GREENVILLE, N.C. (WITN) – Most of us know the impact of diabetes first or secondhand. Experts recommend getting ahead of it through prediabetes testing.
The CDC says type 1 diabetes is thought to be caused by an autoimmune reaction, and no one knows how to prevent it. On the other hand, type 2 diabetes, which is far more common, develops over many years and can be prevented with healthy lifestyle changes.
“You can reverse prediabetes, but you have to stay on top of it,” lifestyle coach Ronita Jones said.
One way to do that is by getting your A1C checked. That number will determine if you have prediabetes or diabetes.
Jones set up shop at the Pitt County Health Department Tuesday to do that.
Brittany Kinder is a registered nurse and stopped by to be tested.
“Any time you have the option and availability to screen, and it’s free, why not?” Kinder said. “This is the age that, if I were to be maybe prediabetic or right there at the cusp of having prediabetes, time to make the changes that need to be made.”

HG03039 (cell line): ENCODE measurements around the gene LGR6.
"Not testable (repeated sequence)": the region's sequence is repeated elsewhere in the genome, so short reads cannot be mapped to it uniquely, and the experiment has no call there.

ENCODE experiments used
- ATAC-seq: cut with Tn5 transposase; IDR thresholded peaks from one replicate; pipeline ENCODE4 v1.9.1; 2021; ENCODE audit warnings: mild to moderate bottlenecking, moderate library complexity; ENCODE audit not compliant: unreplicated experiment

In just Pitt County, one in three people have prediabetes with 90% being unaware. Testing for it seems like a simple process, so WITN’s Courtney Bunting tried it out for herself. She started by filling out some paperwork to determine her risk category. Then with just a tiny prick of the finger, her blood was drawn and tested.
“Your results look good. Your A1C is in the normal range,” Jones said. But even though you can be at a healthy level today, Jones did have some advice.
“Make sure you continue to eat healthy, or even eat healthier,” Jones explained.
It’s not always a comfortable conversation to know where your health stands, but the earlier you get ahead of it, the better your chances are of living a long, healthy life.
“My mother’s 103, and she was diagnosed with diabetes in her mid-80′s,” Jones said. “Diabetes is manageable.”
As a lifestyle coach, Jones has a free program for people who are prediabetic to work on things like healthier eating, exercise, and managing stress.
To qualify, you must have no diabetes diagnosis, an HbA1C test ranging from 5.7-6.4%, be 18 or older, not be pregnant, and have a prediabetes risk test score of 5 or higher. You can answer the last question by heading here. Jones can be reached at (919) 641-6863.
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